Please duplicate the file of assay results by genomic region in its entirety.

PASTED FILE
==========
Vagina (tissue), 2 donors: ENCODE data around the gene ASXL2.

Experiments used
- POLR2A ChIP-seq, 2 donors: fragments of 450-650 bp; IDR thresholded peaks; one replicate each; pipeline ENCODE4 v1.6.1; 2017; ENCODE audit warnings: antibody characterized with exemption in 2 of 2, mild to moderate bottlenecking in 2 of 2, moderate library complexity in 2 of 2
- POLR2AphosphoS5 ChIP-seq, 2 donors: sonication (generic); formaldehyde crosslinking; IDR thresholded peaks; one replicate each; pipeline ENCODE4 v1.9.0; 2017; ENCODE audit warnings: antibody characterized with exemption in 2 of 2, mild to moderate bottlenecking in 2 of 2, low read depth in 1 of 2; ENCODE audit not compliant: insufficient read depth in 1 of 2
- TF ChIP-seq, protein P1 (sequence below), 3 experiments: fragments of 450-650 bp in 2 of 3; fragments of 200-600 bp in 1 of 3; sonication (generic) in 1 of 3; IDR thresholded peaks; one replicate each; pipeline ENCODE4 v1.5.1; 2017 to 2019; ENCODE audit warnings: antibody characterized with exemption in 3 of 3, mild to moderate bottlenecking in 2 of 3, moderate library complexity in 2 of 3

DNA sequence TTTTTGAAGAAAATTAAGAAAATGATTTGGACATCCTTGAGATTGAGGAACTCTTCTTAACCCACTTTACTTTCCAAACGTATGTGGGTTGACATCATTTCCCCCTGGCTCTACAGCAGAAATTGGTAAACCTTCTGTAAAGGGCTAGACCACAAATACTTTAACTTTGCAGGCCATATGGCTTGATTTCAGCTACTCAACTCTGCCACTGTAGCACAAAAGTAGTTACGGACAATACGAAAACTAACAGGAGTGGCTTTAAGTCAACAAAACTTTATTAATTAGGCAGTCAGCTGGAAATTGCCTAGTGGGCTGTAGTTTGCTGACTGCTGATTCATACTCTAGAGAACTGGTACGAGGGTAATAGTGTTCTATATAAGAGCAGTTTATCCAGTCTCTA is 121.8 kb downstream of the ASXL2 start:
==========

Vagina (tissue), 2 donors: ENCODE data around the gene ASXL2.

Experiments used
- POLR2A ChIP-seq, 2 donors: fragments of 450-650 bp; IDR thresholded peaks; one replicate each; pipeline ENCODE4 v1.6.1; 2017; ENCODE audit warnings: antibody characterized with exemption in 2 of 2, mild to moderate bottlenecking in 2 of 2, moderate library complexity in 2 of 2
- POLR2AphosphoS5 ChIP-seq, 2 donors: sonication (generic); formaldehyde crosslinking; IDR thresholded peaks; one replicate each; pipeline ENCODE4 v1.9.0; 2017; ENCODE audit warnings: antibody characterized with exemption in 2 of 2, mild to moderate bottlenecking in 2 of 2, low read depth in 1 of 2; ENCODE audit not compliant: insufficient read depth in 1 of 2
- TF ChIP-seq, protein P1 (sequence below), 3 experiments: fragments of 450-650 bp in 2 of 3; fragments of 200-600 bp in 1 of 3; sonication (generic) in 1 of 3; IDR thresholded peaks; one replicate each; pipeline ENCODE4 v1.5.1; 2017 to 2019; ENCODE audit warnings: antibody characterized with exemption in 3 of 3, mild to moderate bottlenecking in 2 of 3, moderate library complexity in 2 of 3

DNA sequence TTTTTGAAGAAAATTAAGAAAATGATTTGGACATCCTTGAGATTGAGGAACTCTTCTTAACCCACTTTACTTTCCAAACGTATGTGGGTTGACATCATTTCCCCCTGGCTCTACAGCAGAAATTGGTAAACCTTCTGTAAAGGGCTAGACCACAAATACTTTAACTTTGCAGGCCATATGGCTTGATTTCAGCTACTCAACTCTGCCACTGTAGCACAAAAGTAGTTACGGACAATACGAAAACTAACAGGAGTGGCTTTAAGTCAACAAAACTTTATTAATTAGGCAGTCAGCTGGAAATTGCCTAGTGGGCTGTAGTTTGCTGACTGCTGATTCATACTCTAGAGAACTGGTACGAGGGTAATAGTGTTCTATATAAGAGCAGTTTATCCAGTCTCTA is 121.8 kb downstream of the ASXL2 start: